Vaginal Fungus

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Vaginal Fungus
Vaginal Fungus
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Video: How To Stop Vaginal Yeast Infection & Itching | Vaginal Thrush Treatment | Is White Discharge Normal 2023, February
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Vaginal fungus

Vulvovaginal candidiasis is a fungal infection in which there is a pathological colonization of the vagina with yeasts, predominantly with Candida fungi (in 80 to 90 percent Candida albicans, more rarely other Candida strains). Vaginal yeast disease is diagnosed based on the typical symptoms. The infection can be passed on to the male partner during sexual contact.

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  • What are the causes of vaginal thrush?
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  • How is the diagnosis made?
  • ">">How is vaginal thrush treated?

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  • Whom can I ask?
  • How are the costs going to be covered?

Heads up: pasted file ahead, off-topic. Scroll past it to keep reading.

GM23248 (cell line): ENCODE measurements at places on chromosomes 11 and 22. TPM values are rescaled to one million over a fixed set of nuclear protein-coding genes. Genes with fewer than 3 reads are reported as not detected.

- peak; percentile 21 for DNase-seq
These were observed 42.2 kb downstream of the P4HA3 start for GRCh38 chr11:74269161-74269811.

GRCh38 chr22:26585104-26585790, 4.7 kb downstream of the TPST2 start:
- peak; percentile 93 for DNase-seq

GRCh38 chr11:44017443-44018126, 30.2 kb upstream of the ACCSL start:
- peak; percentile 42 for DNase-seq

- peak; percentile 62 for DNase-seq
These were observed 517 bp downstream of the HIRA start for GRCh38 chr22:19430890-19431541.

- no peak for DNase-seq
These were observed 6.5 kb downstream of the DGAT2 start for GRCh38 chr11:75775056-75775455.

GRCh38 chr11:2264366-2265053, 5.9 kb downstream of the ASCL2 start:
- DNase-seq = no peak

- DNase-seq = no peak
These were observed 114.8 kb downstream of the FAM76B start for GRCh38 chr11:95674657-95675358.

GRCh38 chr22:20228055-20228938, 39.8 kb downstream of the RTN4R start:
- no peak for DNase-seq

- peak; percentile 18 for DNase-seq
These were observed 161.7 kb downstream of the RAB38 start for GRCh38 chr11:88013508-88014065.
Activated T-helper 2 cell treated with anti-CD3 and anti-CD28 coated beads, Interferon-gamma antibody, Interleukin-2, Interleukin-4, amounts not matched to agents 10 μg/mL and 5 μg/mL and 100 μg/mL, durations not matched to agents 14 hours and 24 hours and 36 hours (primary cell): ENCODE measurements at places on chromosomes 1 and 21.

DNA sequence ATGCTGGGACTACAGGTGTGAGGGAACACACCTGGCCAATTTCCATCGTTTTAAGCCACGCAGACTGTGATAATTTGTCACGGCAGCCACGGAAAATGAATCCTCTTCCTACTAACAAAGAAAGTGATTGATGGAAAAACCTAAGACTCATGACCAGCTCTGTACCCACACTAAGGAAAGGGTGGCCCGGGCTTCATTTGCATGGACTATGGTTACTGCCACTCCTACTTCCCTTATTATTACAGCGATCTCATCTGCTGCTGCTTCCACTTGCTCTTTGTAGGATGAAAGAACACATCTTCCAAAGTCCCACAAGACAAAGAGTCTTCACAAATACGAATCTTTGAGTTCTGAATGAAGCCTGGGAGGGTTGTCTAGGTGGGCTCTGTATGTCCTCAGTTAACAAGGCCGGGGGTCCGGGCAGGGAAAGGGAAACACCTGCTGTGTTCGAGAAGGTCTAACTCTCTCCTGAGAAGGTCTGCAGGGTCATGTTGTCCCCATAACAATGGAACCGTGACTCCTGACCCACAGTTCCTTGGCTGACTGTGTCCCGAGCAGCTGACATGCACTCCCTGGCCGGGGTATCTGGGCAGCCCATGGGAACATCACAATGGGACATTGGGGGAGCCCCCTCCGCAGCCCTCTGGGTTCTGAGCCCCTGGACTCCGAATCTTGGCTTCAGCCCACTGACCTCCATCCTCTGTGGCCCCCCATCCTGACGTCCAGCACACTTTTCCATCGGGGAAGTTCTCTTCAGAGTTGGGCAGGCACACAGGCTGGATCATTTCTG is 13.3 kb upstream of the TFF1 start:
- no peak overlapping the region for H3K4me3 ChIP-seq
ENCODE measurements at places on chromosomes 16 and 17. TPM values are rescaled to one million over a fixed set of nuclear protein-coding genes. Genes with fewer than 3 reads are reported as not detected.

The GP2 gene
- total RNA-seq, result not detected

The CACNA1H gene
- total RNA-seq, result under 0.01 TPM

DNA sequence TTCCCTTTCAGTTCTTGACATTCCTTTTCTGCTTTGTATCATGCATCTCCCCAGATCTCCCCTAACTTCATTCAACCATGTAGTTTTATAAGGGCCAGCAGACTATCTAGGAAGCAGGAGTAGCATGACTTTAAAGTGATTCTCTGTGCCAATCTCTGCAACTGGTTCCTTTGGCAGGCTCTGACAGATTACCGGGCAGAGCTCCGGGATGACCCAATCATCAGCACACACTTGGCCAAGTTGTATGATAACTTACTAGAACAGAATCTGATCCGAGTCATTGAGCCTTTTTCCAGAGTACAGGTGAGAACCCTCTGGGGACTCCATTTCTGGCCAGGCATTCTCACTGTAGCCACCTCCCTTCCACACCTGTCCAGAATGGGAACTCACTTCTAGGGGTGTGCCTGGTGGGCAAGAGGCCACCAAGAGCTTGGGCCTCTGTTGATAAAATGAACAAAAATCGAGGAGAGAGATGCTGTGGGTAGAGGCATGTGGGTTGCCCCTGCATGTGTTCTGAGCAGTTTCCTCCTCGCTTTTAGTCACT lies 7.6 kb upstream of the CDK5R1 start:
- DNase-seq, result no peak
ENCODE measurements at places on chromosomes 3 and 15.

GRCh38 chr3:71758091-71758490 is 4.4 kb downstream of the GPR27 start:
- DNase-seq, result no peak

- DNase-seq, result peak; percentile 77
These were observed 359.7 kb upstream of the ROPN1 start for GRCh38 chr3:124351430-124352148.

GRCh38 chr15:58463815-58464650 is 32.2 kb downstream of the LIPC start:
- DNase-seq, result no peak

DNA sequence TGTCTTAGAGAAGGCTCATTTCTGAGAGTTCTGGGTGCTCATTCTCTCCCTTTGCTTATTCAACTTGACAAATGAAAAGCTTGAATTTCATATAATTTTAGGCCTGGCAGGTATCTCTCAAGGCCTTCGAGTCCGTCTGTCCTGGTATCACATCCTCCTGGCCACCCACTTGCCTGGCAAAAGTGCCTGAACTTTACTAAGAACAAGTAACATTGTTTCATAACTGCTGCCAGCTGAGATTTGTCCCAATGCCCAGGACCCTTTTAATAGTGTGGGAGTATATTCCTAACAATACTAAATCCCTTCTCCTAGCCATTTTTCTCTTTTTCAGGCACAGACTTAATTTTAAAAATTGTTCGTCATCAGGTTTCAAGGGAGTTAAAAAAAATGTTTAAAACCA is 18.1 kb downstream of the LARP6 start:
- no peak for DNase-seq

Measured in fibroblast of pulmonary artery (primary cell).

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What are the causes of vaginal thrush?

Candida fungi are widespread and occur in small numbers in the normal flora of the skin and mucous membranes in many people without causing any problems. 20 to 50 percent of adults carry Candida albicans in their mouth and digestive tract without causing a problem. It is estimated that three out of four women develop vaginal yeast infections at least once in their lives. About five to ten percent of the sick suffer from chronic recurrent vaginal thrush, which is defined as having at least four recurrences within a year.

Under certain conditions, the fungi can multiply massively, causing inflammation. For example:

  • weakened immune system (e.g. HIV / AIDS)
  • Basic diseases such as diabetes mellitus etc.
  • hormonal situation (pregnancy, cycle, age),
  • general health,
  • excessive hygiene,
  • Taking medication (e.g. antibiotics, cortisone, chemotherapeutic agents).

The influences mentioned can lead to a disruption of the healthy vaginal flora. This includes the natural colonization of the vagina with various germs, especially lactic acid bacteria (lactobacilli), which play an important role in the defense against pathogens. The infection can be passed on to the male partner during sexual contact. Although men suffer from a fungal infection much less often due to the completely different anatomical conditions, it is absolutely necessary to rule out a vaginal infection in the partner if the glans are infected.

How to prevent vaginal thrush

  • Avoid tight, abrasive and especially synthetic clothing.
  • Wear underwear made of breathable materials, e.g. cotton, to avoid moisture and heat build-up.